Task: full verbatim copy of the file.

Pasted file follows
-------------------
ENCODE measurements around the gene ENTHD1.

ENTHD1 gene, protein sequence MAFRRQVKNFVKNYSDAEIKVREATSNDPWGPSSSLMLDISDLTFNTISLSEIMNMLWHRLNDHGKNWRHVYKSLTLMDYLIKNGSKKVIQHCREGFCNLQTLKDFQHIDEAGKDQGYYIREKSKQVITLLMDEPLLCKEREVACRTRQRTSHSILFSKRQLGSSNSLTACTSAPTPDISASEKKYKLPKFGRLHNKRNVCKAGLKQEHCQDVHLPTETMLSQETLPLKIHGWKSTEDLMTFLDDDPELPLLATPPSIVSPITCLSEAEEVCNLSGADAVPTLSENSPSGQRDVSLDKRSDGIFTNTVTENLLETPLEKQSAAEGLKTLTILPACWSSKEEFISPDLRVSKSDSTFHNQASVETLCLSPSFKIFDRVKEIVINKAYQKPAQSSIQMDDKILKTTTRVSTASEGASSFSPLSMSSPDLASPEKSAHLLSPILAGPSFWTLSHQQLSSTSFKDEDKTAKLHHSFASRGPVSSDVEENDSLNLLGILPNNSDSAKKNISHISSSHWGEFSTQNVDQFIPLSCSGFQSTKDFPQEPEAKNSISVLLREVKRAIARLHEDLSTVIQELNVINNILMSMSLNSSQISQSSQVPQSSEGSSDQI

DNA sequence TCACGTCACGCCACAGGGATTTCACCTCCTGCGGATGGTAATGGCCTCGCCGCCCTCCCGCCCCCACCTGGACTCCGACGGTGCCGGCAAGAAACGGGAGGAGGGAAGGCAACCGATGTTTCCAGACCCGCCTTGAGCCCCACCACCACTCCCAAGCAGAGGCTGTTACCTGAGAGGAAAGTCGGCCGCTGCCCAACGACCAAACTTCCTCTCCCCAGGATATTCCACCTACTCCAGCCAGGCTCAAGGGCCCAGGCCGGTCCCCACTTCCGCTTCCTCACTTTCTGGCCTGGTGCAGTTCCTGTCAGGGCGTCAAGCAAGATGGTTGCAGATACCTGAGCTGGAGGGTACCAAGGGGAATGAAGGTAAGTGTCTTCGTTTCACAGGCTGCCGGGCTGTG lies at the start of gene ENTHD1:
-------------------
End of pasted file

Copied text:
ENCODE measurements around the gene ENTHD1.

ENTHD1 gene, protein sequence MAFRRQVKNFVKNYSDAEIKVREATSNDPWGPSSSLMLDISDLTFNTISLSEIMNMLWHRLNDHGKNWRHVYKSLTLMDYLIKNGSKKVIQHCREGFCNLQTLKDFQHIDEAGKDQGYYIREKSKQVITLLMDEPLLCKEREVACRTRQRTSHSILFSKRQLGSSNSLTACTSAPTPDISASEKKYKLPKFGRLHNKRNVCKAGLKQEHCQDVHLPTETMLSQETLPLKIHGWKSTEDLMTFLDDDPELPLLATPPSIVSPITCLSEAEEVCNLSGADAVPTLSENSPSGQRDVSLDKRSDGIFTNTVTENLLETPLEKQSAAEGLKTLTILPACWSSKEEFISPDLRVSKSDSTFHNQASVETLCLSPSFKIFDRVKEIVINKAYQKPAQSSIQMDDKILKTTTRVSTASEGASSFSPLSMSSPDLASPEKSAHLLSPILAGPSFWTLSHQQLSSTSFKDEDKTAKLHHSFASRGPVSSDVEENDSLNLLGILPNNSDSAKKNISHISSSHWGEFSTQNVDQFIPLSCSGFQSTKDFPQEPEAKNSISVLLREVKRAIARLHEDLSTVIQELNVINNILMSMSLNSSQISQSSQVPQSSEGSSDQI

DNA sequence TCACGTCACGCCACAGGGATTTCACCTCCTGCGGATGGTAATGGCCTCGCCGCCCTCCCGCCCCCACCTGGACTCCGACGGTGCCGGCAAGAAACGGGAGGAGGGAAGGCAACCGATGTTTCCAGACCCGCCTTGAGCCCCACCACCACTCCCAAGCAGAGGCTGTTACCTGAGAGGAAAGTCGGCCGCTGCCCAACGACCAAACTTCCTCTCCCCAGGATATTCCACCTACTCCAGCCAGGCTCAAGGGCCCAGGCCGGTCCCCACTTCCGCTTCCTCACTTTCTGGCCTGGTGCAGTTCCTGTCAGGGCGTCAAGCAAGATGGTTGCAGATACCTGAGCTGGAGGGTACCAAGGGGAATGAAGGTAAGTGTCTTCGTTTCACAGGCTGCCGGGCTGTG lies at the start of gene ENTHD1: